Gold demand is still gaining steam abroad
Buying interest for gold certainly hasn't abated in Asia and the Middle East:
"Chinese investment demand is gathering pace this year, with investment reaching 38.4 tonnes in the first nine months of 2008 against 24 tonnes for the whole of 2007, the China National Gold Corp said at a conference"
Followed by this from Saudi Arabia:
There has been an unprecedented surge in Saudi gold purchases in the past two weeks with over $3.5 billion being spent on the yellow metal, reported Gulf News citing local industry sources.
Gold market expert Sami Al Mohna told the leading regional newspaper that this buying had substantially increased the gold reserves of the country: ‘Many Saudi investors see this as the right time for making investments in gold as the price is the most reasonable one at present’.
He said gold was seen as a traditional safe haven at a time of global financial turmoil. Gulf regional stock markets have fallen very sharply since early October, leading to an exodus of cash which needs to find a safe haven.
Gold is currently trading at prices similar to a year ago, and 30 per cent off its March peak. Saudi investors clearly think this is the right time to buy and are piling into gold.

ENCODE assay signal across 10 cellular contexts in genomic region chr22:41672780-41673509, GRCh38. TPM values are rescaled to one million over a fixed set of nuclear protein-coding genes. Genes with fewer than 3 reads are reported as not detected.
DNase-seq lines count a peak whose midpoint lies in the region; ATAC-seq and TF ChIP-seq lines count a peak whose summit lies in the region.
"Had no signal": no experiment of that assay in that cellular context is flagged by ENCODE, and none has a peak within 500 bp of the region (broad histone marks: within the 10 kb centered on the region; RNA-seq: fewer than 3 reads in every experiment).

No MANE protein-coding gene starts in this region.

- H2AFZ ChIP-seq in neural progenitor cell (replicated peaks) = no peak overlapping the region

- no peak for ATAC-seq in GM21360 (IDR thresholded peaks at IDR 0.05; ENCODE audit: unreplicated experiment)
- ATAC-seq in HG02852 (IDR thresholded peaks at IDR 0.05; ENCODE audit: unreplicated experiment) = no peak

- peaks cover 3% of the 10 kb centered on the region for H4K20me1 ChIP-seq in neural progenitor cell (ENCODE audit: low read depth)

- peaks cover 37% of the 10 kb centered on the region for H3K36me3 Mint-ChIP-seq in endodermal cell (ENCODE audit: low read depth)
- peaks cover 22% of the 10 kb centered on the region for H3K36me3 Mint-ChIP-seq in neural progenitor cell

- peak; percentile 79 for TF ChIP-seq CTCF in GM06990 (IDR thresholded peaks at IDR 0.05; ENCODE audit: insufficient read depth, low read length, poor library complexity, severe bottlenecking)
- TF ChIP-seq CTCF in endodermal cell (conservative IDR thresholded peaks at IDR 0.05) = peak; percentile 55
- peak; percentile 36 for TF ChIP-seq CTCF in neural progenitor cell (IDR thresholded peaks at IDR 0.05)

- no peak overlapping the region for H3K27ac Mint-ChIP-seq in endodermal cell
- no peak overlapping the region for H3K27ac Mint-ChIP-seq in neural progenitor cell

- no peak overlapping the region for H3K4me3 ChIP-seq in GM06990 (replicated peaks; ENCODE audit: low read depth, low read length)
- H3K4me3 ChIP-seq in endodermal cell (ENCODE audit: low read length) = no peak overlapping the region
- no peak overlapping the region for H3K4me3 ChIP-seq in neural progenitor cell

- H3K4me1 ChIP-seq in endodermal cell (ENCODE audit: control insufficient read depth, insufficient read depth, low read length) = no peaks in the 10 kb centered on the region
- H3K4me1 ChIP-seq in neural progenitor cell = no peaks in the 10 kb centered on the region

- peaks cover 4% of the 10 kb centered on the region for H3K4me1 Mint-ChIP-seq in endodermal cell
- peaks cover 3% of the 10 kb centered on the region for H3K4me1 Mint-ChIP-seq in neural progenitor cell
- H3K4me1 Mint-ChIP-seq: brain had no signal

News about the Saudi gold rush is bound to fuel speculation about the alleged large physical gold transactions that have been taking place at prices will above the spot price set in the futures market. It is very unlikely that such a large hoard of physical gold could have been bought for the depressed current price.
Market analysts such as the legendary gold bug Jim Sinclair have pointed out that if less than two thousand millionaires insisted on delivery of physical gold at the end of their futures contracts, as is their legal right, then the spot gold market would jump to new highs.
Saudi Arabian investors have spotted a bargain, and it may be a much better one than they think.